You can change a number of settings from this same page, including the following:
- Change the frequency at which existing links are checked (new links are checked immediately).
- Set email notifications for broken links.
- Apply custom formatting to broken and/or removed links.
- Stop search engines from following broken links.
You can manage more advanced settings from the Advanced tab.
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When you’re ready to fix some links, click the link at the top of the plugin window that says Found (x) broken links. The actual number will determine how many broken links you currently have.
You’ll be presented with a list of links, like this:
There’s a lot of information to take in here, but the interface is pretty intuitive. From left to right you have the URL of the broken link, the status of the broken link, the anchor text of the broken link, and the source (i.e. the page, post or comment on which the broken link exists).
Dealing with broken links is a piece of cake. Simply hover over a URL and your options will appear:
The options on here are pretty self-explanatory:
- Edit URL: Edit (i.e. correct) the URL.
- Unlink: Delete the link (but retain the anchor text).
- Not broken: Mark the link as not broken (it will disappear).
- Dismiss: Hide the link (it will be relegated to the Dismissed category).
- Recheck: Recheck the URL if you believe it will now be fixed.
That’s all there is to it! Cycle through the links, taking the appropriate action as you see fit.
There’s plenty more this plugin can do, but in the spirit of the Pareto Principle, I want to share one particularly useful tip with you.
In my experience, the majority of broken links come from the comments section – typically in the form of broken links to commenters’ sites that were entered incorrectly, or simply no longer exist. And while you’ll want to be more discriminate in unlinking, fixing or removing links within posts and pages, you may not feel the need to navigate through tens (or hundreds) of broken links within comments. So rather than wasting your time going through each individually, you can use Broken Link Checker’s filtering feature to Unlink them all in one fell swoop.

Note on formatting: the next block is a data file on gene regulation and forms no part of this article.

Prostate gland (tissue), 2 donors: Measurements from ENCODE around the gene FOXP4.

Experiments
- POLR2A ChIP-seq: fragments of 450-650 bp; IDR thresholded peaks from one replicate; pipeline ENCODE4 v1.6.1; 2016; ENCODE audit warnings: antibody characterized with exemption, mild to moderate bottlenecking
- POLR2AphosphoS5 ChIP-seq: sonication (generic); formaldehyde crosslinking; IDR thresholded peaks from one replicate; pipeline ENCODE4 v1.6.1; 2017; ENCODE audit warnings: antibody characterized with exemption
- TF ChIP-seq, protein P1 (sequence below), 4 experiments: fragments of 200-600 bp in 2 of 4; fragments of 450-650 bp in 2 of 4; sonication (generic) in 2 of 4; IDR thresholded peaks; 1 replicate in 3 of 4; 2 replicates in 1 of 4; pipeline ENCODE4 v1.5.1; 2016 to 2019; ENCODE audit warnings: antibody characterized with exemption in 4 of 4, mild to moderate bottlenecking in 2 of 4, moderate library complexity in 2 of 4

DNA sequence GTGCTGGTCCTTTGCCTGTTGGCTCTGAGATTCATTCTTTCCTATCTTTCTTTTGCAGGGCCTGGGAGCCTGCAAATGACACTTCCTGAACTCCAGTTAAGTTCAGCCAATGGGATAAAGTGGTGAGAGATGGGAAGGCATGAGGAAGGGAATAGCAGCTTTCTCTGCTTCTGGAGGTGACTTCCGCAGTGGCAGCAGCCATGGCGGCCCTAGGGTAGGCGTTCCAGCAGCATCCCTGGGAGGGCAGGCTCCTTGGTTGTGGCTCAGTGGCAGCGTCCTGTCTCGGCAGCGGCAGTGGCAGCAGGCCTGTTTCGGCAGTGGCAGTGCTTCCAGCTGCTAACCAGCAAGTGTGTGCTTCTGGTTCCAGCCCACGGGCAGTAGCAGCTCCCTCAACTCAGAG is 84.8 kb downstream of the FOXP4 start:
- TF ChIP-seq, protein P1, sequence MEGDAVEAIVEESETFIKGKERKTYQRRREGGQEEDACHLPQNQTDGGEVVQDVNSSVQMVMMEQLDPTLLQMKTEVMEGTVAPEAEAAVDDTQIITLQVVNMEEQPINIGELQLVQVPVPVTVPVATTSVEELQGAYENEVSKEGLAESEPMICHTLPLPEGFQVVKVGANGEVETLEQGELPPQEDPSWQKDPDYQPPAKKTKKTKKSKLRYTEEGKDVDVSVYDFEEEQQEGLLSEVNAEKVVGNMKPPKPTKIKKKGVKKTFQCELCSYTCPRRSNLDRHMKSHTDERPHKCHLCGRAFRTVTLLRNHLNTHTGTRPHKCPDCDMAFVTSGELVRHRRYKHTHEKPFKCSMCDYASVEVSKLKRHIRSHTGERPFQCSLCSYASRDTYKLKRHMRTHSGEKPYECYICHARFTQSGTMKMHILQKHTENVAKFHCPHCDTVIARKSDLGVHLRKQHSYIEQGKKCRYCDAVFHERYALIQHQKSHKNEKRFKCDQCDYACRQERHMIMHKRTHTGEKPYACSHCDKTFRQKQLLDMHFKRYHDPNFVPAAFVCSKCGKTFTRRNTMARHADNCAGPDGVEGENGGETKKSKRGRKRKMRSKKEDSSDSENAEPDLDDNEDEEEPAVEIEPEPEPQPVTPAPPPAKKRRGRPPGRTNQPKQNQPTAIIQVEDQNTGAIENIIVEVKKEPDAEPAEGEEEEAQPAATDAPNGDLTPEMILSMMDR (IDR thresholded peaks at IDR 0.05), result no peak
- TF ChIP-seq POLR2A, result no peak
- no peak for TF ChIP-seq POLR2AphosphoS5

Start by navigating to Tools > Broken Links from the WordPress dashboard, then click on the Search » button:
Select Broken from the Link status drop down box, and Links used in Comments from the Link type drop down box. Then click the Search Links button, and hey presto! You’ll have a list of broken links contained within comments only.
If you’re anything like me, you will have a lot of these. That being the case, before you bulk delete the broken links, click on the Screen Options tab and increase the Show on screen number to match or exceed the number of broken links:
Click Apply when you’re ready. This may take a moment or two if you choose a high number (my 260 took a couple of seconds).
All that’s left to do now is zap those broken links! Just select all posts by clicking the ‘master’ checkbox at the top of the list…
…Then select Unlink from the Bulk Actions drop down box and hit the Apply button. You’ll be presented with a confirmation box that you’ll need to agree to.
Then wait. This may take a few moments – the plugin’s got some work to do. But once it’s finished, you’ll be presented with a simple confirmation screen:
Hey presto! Bulk removal FTW.
If you’ve followed along to this point, you now know how to locate, recommission or altogether scrap broken links.
While there are many options for finding broken links, plugins that enable you to schedule scans are probably preferable to link checking sites where you’ll need to initiate the process. Automatic and scheduled checks are vital because links can and probably will die when you’re not expecting them to. What’s more, after investing just a little of your time to set up an automated plugin, you won’t have to even think about your links until you receive an e-mail notification that they aren’t working.
While keeping your links functioning probably won’t get you oodles of praise, we’ve all been on sites where links to vital information can’t be accessed. Strive to be better than that. And remember, the time and attention you put into maintaining your links isn’t just improving your site. It’s laying the groundwork for a valuable visitor experience.
How do you track and remove your broken links? Do you have any questions? Fire away in the comments below.